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There have been a number of discoveries over the past several decades that have changed the course of modern medicine. It is difficult to imagine, for instance, the practice of medicine without the use of antibiotics for infection and chemotherapeutic agents for neoplasms. The world in which medicine was practiced less than two generations ago, however, included neither of these types of agents. Other discoveries, often made serendipitously, have also significantly changed the way in which medicine is practiced. The discovery of the x-ray by Wilhelm Röntgen in 1895 is one such example.


Röntgen noticed a fluorescent glow arising from some barium-covered photographic plates while working on a Crooke’s tube in his laboratory. Because the plates could obtain the phosphorescent glow only by being exposed to radiation and because no form of radiation known at the time had the ability to penetrate the black paper covering the plates, Röntgen proposed a mysterious new form of radiation that he called “x-rays.” A few weeks later Röntgen presented his discovery at a physics conference and shortly thereafter in printed form as a brief 10-page paper. The first reports of the clinical utility of the new rays were published within the year; Röntgen had opened the way for a new field of medicine subsequently known as radiology. He was awarded the first Nobel Prize in physics for his discovery.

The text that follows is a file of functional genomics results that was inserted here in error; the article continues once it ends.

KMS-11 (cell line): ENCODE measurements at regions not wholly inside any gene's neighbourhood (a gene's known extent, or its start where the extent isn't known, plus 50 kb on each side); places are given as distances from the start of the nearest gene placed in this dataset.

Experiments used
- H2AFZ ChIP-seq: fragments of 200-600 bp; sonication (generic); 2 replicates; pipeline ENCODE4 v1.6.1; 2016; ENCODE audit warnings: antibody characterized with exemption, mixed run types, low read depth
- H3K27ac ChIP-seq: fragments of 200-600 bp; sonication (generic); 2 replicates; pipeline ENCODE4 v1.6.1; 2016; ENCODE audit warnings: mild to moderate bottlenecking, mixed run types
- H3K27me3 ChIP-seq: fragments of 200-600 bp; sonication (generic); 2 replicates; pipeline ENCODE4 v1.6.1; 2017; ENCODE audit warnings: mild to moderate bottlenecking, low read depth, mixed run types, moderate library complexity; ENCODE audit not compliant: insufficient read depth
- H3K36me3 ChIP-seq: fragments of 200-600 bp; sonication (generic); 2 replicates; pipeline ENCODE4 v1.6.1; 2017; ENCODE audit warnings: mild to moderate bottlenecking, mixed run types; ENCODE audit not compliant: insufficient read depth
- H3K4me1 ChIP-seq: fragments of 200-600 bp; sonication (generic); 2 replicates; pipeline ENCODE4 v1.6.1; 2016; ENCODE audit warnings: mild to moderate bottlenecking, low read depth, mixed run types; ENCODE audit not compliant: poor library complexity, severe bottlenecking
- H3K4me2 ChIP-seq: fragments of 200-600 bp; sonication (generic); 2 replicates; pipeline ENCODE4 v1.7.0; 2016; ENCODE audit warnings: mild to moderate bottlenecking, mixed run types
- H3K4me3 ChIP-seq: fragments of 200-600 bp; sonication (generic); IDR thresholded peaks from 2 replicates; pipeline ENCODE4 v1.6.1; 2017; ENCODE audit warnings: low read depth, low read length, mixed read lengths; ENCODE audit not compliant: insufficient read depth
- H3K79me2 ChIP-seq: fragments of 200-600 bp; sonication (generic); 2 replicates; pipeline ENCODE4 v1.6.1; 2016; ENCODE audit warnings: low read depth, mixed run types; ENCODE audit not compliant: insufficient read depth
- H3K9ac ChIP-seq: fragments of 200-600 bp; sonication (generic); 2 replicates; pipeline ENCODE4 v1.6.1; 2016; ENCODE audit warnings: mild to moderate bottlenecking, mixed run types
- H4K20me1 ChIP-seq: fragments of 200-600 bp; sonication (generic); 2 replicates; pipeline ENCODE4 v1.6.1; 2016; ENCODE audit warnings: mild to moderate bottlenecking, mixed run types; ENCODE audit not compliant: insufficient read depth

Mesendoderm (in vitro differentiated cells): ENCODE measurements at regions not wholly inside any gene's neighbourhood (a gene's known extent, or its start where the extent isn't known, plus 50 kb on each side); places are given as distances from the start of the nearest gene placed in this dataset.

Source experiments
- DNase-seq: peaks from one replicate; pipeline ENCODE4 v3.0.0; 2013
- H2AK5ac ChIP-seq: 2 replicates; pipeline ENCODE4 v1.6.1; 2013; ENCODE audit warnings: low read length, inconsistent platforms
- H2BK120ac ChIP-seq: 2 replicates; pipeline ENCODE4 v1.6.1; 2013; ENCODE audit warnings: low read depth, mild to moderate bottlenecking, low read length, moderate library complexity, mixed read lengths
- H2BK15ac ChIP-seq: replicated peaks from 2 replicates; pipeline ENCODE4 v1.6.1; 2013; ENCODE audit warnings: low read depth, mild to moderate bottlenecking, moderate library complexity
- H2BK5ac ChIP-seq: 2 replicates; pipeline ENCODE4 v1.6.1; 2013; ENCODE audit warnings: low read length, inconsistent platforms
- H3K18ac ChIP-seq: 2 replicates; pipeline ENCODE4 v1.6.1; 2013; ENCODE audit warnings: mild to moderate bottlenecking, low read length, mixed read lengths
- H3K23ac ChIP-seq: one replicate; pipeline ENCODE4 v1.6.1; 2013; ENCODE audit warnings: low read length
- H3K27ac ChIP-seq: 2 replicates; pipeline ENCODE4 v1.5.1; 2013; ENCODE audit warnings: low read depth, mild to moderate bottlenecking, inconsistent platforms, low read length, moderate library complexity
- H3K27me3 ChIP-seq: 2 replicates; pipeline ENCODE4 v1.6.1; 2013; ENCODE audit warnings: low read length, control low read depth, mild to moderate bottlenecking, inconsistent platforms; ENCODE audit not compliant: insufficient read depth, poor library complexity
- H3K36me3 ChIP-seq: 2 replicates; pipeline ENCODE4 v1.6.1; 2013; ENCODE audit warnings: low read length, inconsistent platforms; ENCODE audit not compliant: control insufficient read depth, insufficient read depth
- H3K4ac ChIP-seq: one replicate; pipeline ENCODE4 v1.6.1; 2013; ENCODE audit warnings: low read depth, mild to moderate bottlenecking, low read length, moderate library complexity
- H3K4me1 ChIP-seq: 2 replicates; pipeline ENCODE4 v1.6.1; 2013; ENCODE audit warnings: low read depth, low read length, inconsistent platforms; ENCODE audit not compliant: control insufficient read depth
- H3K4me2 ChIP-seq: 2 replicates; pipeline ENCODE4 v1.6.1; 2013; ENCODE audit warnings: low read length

The clinical practice of radiology initially consisted solely of images obtained with a combination of x-rays and photographic film. The field now includes such diverse modalities as x-rays, nuclear medicine studies, angiography, computed tomography (CT), ultrasound (US), and magnetic resonance imaging (MRI). In addition, the realm of radiology has extended beyond the diagnostic arena into therapy; radiation therapy and interventional radiology are specialties within the field of radiology that are primarily concerned with treatment of patients.


The form of ionizing radiation that produces x-rays can, however, be detrimental. Case reports of radiation burns suffered as a result of working with x-rays appeared a few months following Röntgen’s discovery; in 1896, 23 cases of radiodermatitis were reported. The Curie family, frequently credited with discovering natural radiation sources in the form of radium, suffered severely from radiation-induced disease. Marie Curie and her daughter Irene both died from leukemia, and Pierre had leukemia when he was killed in a carriage accident. It took many years for radiation safety to become standard in the field of radiology and many patients as well as practitioners suffered ill effects from what were once considered harmless rays.


Several modifications in the x-ray tube have made modern imaging modalities significantly safer than those around the start of the twentieth century. Proper shielding used on both x-ray tubes and patients significantly decreases exposure of patients and surrounding personnel. In addition, more homogeneous x-ray beams, leading to a decrease in the amount of harmful low-energy x-rays, has significantly decreased the risk to patients. Other developments, such as proper ...

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